Mugabe's government accelerated land reform efforts in August, and government officials say that within a few weeks, they will have evicted nearly 2,900 of the country's 3,500 white farmers. Relief agencies, foreign diplomats and supporters of the country's main opposition party, the Movement for Democratic Change (MDC), say the campaign is a ploy by the 78-year-old Mugabe to fend off the first real threat to his autocratic rule since he took office following Zimbabwe's independence from Britain in 1980.
Few dispute the need for land reform. Though whites accounted for less than 1 percent of Zimbabwe's population, they owned 70 percent of its arable farmland before government-sanctioned mobs led by veterans of the country's independence war began chasing them from their land more than two years ago. More than a dozen white farmers have been killed during the campaign, and an estimated 150,000 black farm workers have lost their jobs and homes.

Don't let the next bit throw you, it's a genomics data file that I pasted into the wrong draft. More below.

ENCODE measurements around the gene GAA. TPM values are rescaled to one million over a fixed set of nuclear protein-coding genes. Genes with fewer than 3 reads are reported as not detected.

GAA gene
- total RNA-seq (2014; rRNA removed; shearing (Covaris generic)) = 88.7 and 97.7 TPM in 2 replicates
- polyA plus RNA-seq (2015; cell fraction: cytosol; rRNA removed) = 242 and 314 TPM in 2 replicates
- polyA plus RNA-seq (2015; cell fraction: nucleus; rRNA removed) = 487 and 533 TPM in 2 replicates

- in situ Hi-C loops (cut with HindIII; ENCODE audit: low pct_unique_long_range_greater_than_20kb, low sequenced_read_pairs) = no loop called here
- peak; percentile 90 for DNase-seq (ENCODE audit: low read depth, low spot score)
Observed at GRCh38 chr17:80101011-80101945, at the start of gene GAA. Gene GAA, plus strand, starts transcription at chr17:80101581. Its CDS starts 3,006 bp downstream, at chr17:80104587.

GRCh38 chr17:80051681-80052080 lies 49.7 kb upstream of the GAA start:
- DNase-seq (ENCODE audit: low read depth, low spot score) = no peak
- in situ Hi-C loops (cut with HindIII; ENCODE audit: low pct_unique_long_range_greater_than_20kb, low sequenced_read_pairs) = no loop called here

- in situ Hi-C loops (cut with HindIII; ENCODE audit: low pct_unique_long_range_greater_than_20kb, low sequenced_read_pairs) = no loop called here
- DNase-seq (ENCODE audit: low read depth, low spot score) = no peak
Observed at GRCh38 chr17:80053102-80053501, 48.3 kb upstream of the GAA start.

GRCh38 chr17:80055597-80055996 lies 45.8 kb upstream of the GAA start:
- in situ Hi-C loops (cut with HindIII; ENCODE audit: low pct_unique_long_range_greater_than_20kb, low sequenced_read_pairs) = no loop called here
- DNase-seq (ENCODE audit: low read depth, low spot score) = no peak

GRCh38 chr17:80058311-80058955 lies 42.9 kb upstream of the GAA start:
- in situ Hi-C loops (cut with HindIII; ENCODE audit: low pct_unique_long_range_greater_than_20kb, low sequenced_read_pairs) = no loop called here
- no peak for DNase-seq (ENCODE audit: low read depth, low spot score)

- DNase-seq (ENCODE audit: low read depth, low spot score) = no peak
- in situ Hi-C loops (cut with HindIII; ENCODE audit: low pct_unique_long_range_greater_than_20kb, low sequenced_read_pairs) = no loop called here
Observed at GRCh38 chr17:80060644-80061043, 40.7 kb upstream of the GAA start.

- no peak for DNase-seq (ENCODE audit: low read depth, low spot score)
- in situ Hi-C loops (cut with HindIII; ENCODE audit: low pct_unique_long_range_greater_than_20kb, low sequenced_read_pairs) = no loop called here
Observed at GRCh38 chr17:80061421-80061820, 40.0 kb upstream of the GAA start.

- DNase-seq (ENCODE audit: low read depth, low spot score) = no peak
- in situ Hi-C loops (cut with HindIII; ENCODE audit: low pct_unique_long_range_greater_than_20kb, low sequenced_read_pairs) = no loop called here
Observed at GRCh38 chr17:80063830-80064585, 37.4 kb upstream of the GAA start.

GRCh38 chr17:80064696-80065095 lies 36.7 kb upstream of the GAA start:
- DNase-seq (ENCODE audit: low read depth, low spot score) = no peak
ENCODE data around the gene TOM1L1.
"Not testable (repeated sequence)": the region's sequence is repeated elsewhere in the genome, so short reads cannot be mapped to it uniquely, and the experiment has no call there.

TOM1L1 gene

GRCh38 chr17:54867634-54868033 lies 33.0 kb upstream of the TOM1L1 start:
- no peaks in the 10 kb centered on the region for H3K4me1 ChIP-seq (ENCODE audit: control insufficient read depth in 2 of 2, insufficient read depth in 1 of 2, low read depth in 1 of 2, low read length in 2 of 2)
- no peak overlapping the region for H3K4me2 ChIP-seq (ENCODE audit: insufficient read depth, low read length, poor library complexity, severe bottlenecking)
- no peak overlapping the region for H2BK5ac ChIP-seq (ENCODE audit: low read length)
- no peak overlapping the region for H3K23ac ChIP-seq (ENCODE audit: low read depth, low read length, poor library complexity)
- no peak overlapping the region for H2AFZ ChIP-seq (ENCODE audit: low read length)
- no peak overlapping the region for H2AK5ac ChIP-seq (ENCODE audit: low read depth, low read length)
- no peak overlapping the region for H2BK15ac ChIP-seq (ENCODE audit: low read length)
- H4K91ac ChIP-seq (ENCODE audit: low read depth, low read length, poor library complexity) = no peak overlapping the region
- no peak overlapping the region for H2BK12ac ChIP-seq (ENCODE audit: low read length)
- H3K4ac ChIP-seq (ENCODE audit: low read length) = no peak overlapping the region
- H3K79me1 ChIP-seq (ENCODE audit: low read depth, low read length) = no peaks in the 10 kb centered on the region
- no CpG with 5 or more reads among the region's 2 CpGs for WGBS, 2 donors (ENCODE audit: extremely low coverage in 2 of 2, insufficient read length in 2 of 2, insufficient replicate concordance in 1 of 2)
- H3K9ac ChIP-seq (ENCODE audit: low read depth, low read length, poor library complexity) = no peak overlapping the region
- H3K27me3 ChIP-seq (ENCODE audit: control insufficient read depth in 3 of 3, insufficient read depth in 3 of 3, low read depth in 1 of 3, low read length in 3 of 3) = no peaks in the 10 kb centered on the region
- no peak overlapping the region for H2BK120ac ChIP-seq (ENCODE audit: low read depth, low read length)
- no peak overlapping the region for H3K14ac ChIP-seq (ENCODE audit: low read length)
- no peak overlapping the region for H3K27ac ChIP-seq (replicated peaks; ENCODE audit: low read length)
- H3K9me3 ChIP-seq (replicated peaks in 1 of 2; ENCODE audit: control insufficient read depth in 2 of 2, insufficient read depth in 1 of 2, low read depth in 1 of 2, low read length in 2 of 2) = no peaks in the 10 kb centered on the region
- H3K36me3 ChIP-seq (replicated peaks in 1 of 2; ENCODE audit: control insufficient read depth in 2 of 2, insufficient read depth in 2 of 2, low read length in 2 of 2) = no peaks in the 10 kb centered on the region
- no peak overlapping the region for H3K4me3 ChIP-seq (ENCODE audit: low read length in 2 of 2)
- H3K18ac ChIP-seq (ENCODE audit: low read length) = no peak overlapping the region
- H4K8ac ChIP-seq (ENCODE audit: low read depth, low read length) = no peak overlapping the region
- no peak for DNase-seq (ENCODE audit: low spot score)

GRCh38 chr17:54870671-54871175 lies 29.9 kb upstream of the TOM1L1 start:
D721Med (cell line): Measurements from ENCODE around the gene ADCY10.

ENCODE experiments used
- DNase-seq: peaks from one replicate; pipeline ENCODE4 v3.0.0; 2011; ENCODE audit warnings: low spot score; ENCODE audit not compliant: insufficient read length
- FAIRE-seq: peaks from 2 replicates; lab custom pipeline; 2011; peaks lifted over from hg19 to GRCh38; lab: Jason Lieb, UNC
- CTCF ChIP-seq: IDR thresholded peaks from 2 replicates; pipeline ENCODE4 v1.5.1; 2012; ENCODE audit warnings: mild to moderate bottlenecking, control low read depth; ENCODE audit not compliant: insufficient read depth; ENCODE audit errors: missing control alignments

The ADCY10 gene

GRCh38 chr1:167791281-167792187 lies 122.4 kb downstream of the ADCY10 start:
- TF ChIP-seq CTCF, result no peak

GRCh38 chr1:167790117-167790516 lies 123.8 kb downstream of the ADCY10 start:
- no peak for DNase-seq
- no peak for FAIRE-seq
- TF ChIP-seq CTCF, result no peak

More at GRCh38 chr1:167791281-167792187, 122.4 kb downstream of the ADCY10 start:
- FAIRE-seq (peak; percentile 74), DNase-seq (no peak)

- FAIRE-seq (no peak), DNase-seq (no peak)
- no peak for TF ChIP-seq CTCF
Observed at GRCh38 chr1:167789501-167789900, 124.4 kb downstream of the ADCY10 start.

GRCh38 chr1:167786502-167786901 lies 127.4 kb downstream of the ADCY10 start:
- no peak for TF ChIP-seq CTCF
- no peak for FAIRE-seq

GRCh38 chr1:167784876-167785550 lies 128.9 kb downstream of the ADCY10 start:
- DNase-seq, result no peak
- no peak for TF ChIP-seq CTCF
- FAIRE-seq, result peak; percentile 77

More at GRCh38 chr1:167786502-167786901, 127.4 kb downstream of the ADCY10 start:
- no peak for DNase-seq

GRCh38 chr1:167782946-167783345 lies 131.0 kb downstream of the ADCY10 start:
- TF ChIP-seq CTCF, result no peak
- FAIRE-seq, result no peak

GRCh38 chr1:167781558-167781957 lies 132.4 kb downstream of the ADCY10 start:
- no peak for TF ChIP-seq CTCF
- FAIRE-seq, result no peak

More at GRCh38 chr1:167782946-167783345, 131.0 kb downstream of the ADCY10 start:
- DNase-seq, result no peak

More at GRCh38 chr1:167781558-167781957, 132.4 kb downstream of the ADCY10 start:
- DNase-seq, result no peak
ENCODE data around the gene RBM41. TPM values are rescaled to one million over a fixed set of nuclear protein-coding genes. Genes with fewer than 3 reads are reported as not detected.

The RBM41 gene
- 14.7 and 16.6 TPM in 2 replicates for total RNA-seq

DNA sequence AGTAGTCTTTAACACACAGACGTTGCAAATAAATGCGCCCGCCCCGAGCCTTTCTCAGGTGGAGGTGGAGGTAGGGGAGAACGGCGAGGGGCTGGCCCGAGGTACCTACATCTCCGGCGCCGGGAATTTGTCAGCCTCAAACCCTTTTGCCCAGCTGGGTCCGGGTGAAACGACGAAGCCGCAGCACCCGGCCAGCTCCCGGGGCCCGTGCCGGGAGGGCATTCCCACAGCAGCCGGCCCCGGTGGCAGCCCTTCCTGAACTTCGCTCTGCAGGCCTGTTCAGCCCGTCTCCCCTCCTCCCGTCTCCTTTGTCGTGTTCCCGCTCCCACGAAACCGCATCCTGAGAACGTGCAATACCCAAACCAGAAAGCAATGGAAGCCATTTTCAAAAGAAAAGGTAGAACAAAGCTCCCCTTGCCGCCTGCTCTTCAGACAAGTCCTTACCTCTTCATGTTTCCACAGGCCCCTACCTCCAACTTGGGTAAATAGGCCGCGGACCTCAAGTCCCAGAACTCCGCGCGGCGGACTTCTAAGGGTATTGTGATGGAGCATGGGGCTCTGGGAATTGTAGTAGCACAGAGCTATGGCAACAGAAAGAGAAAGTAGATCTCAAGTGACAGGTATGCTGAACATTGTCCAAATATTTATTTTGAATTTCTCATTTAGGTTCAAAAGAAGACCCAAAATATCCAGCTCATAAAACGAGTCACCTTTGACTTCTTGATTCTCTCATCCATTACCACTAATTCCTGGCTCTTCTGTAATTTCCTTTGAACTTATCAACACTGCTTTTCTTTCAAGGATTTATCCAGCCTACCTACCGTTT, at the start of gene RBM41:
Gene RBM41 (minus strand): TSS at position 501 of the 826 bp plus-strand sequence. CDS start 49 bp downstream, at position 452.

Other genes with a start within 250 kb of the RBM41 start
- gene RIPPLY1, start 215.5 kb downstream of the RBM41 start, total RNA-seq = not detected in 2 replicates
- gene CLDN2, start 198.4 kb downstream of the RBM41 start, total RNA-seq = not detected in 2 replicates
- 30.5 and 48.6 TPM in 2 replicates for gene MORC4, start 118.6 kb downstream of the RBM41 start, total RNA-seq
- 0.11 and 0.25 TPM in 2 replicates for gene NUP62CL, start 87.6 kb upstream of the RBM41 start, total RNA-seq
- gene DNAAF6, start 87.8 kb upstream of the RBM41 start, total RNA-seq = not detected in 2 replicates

Government spokesmen deny allegations of cronyism and say that their efforts are partly designed to build a black commercial farming class to replace the whites who dominated the sector. Edward Matutse, a government spokesman, said that can only be done by providing farms to black Zimbabweans with the resources to run large estates and support the black peasants who work on them.
"The one thing all black Zimbabweans have in common is that we are all landless," Matutse said. "The whites and the Western media want to say that it is only the president's relatives who are benefiting from the land reform program, and this is a lie. How many relatives do you think our president has?"